I found myself on a trio gig at a famous restaurant in St James’ at the weekend. This was one of those really pleasant gigs that come up from time to time where the music’s gratifying, the audience appreciative and the staff friendly. We were fed the most fantastic lemon sole in the break – fine dining indeed. I’m still talking about it nearly a week later.
Chatting over dinner, I reminded Sally, the pianist, that the first time our paths had crossed was when she used to be the ‘tame’ accompanist for the open mic night in my local pub. We used to go across to the boozer occasionally to witness this spectacle, and found it immensely entertaining – for all the wrong reasons…
At the time, the pub did little trade in the week until Friday night when the wannabe singers from the local adult institute jazz school would turn up en masse to display the fruits of their week’s labours. With their name duly added to the ‘bill’, the excitement would grow almost tangibly in these enthusiastic amateurs as their item approached the top of the list. Then, when their turn came, they would approach the podium, leadsheet quivering in sweaty hand. This was it – their five minutes of fame. They had planned this meticulously since last Friday night.
Well, as I’ve said, you can’t polish a turd, and many of these performances were hysterical (in every sense) and toe-curlingly, hilariously woeful. Another thing you can’t do is to weaken the resolve of a determined amateur enthusiast. So, with their music retrieved from the piano, and looking every bit like an opening batsman who’s just been bowled out for a duck, the defeated novice warblers would take the walk of shame across the pub and back to their seat. This they did full in the knowledge that next Friday they would put themselves through the self-same traumas and embark upon the same emotional roller-coaster ride.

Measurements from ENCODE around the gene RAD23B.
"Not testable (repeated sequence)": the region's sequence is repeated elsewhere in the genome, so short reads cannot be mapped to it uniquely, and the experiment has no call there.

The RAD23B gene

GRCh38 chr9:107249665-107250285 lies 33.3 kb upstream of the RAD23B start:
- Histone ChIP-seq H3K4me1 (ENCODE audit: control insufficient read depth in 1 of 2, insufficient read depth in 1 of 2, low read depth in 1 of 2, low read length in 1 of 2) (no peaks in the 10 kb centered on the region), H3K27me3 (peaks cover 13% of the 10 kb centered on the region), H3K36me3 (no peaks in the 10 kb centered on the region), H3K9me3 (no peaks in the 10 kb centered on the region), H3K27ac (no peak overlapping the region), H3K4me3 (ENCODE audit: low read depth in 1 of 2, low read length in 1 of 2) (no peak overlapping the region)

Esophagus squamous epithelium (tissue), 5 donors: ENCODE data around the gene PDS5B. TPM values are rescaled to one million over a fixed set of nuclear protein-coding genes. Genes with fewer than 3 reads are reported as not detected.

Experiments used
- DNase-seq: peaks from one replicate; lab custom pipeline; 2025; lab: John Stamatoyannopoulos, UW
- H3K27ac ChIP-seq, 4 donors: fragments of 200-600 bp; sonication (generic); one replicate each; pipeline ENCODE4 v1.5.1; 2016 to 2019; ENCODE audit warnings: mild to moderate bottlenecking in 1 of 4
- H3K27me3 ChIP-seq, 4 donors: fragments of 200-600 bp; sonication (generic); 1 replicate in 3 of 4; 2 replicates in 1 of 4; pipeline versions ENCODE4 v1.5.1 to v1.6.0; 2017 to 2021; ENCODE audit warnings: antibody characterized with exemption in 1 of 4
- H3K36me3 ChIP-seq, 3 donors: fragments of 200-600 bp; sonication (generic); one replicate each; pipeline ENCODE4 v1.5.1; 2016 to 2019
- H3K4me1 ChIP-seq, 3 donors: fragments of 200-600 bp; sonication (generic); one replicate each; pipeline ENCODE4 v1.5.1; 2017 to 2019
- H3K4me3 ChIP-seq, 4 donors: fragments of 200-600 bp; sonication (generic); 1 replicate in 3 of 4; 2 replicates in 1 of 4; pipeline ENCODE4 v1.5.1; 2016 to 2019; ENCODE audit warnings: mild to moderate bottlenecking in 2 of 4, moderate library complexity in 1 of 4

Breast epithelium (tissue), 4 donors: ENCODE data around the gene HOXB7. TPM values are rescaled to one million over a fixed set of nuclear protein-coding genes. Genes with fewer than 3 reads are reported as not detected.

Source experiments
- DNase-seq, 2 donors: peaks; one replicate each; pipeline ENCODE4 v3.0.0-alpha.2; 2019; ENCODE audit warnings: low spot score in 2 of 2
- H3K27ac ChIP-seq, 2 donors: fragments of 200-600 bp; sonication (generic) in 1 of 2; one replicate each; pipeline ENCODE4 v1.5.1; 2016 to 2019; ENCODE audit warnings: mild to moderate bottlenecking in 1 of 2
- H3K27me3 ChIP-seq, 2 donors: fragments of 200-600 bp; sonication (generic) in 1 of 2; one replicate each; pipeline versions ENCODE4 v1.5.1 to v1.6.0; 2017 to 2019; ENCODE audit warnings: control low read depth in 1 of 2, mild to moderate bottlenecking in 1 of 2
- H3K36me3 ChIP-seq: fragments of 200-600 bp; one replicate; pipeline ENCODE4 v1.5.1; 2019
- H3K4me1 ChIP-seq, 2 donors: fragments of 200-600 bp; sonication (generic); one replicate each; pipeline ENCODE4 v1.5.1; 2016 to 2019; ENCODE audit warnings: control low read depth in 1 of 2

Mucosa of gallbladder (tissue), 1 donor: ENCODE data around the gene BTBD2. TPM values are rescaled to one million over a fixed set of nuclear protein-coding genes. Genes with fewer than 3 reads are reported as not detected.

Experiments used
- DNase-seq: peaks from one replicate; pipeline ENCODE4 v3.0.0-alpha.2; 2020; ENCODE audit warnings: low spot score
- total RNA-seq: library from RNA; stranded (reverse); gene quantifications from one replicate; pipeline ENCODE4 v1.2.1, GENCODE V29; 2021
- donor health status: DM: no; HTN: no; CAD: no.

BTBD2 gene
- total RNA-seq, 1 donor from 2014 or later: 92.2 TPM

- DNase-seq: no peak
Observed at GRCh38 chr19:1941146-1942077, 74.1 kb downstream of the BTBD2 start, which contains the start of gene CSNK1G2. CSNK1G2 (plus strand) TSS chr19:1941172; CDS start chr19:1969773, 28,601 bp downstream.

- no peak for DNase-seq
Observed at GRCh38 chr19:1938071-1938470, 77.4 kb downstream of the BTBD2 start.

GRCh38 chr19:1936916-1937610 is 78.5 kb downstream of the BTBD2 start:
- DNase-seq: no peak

I’ve taken to doing early-morning bike rides. I ride for about 40 minutes before breakfast at an easy pace, the science being that moderate exercise in a fasted state encourages the body to use fat as fuel rather than glycogen.
The easy pace means I’m in a kind of ‘look at that’ world rather than a ‘did you see that’ universe and have noticed lots of interesting phenomena, about which more in a subsequent post. Sunday sees me go out just a little later and take in a slightly longer loop. It’s during these Sunday rides that I observe people taking the more traditional walk of shame. This, I’m sure you understand, involves people returning home early on a Sunday morning still dressed in their Saturday night clothes having enjoyed a couple of hours of drunken ‘Egyptian PT’ with a relative stranger in leafy Suburbia.
Despite my having once seen a man at a bus stop in full evening dress, it’s ladies taking the walk of shame that seem to me to be much more readily identifiable. I don’t mean to sound remotely sexist here, it’s just that they often seem unable to stop themselves looking slightly furtive. Of course, the naughty schoolboy in me has begun to call a cheery “Morning!” to well-dressed ladies in Sunday-morning bus stops and, yes, some of them blush… Some of them tell me to “Fuck off!”
Until the next time…
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